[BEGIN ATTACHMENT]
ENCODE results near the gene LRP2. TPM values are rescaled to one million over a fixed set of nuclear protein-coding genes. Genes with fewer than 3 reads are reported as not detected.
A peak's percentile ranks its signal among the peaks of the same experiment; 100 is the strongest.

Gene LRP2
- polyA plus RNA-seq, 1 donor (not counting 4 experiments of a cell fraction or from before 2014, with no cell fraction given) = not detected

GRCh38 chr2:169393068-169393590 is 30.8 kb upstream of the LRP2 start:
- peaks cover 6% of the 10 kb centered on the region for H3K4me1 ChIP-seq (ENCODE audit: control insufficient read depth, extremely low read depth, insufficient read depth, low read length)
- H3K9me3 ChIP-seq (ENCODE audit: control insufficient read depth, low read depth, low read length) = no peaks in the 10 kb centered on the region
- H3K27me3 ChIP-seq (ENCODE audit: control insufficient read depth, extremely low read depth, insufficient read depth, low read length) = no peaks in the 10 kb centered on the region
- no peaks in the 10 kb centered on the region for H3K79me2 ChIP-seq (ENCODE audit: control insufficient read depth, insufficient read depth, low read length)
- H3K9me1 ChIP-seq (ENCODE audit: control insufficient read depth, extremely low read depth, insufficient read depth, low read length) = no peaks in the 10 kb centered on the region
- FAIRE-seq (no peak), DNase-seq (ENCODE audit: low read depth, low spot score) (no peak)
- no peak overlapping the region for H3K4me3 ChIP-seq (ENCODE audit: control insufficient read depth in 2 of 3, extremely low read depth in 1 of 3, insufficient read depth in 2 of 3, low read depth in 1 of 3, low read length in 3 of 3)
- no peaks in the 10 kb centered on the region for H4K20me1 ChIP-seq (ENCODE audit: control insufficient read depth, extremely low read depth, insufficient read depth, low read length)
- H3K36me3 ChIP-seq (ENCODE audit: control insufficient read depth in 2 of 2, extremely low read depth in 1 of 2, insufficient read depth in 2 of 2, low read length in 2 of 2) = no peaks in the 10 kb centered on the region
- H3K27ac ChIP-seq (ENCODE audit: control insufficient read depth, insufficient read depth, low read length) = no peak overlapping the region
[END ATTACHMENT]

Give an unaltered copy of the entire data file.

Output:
ENCODE results near the gene LRP2. TPM values are rescaled to one million over a fixed set of nuclear protein-coding genes. Genes with fewer than 3 reads are reported as not detected.
A peak's percentile ranks its signal among the peaks of the same experiment; 100 is the strongest.

Gene LRP2
- polyA plus RNA-seq, 1 donor (not counting 4 experiments of a cell fraction or from before 2014, with no cell fraction given) = not detected

GRCh38 chr2:169393068-169393590 is 30.8 kb upstream of the LRP2 start:
- peaks cover 6% of the 10 kb centered on the region for H3K4me1 ChIP-seq (ENCODE audit: control insufficient read depth, extremely low read depth, insufficient read depth, low read length)
- H3K9me3 ChIP-seq (ENCODE audit: control insufficient read depth, low read depth, low read length) = no peaks in the 10 kb centered on the region
- H3K27me3 ChIP-seq (ENCODE audit: control insufficient read depth, extremely low read depth, insufficient read depth, low read length) = no peaks in the 10 kb centered on the region
- no peaks in the 10 kb centered on the region for H3K79me2 ChIP-seq (ENCODE audit: control insufficient read depth, insufficient read depth, low read length)
- H3K9me1 ChIP-seq (ENCODE audit: control insufficient read depth, extremely low read depth, insufficient read depth, low read length) = no peaks in the 10 kb centered on the region
- FAIRE-seq (no peak), DNase-seq (ENCODE audit: low read depth, low spot score) (no peak)
- no peak overlapping the region for H3K4me3 ChIP-seq (ENCODE audit: control insufficient read depth in 2 of 3, extremely low read depth in 1 of 3, insufficient read depth in 2 of 3, low read depth in 1 of 3, low read length in 3 of 3)
- no peaks in the 10 kb centered on the region for H4K20me1 ChIP-seq (ENCODE audit: control insufficient read depth, extremely low read depth, insufficient read depth, low read length)
- H3K36me3 ChIP-seq (ENCODE audit: control insufficient read depth in 2 of 2, extremely low read depth in 1 of 2, insufficient read depth in 2 of 2, low read length in 2 of 2) = no peaks in the 10 kb centered on the region
- H3K27ac ChIP-seq (ENCODE audit: control insufficient read depth, insufficient read depth, low read length) = no peak overlapping the region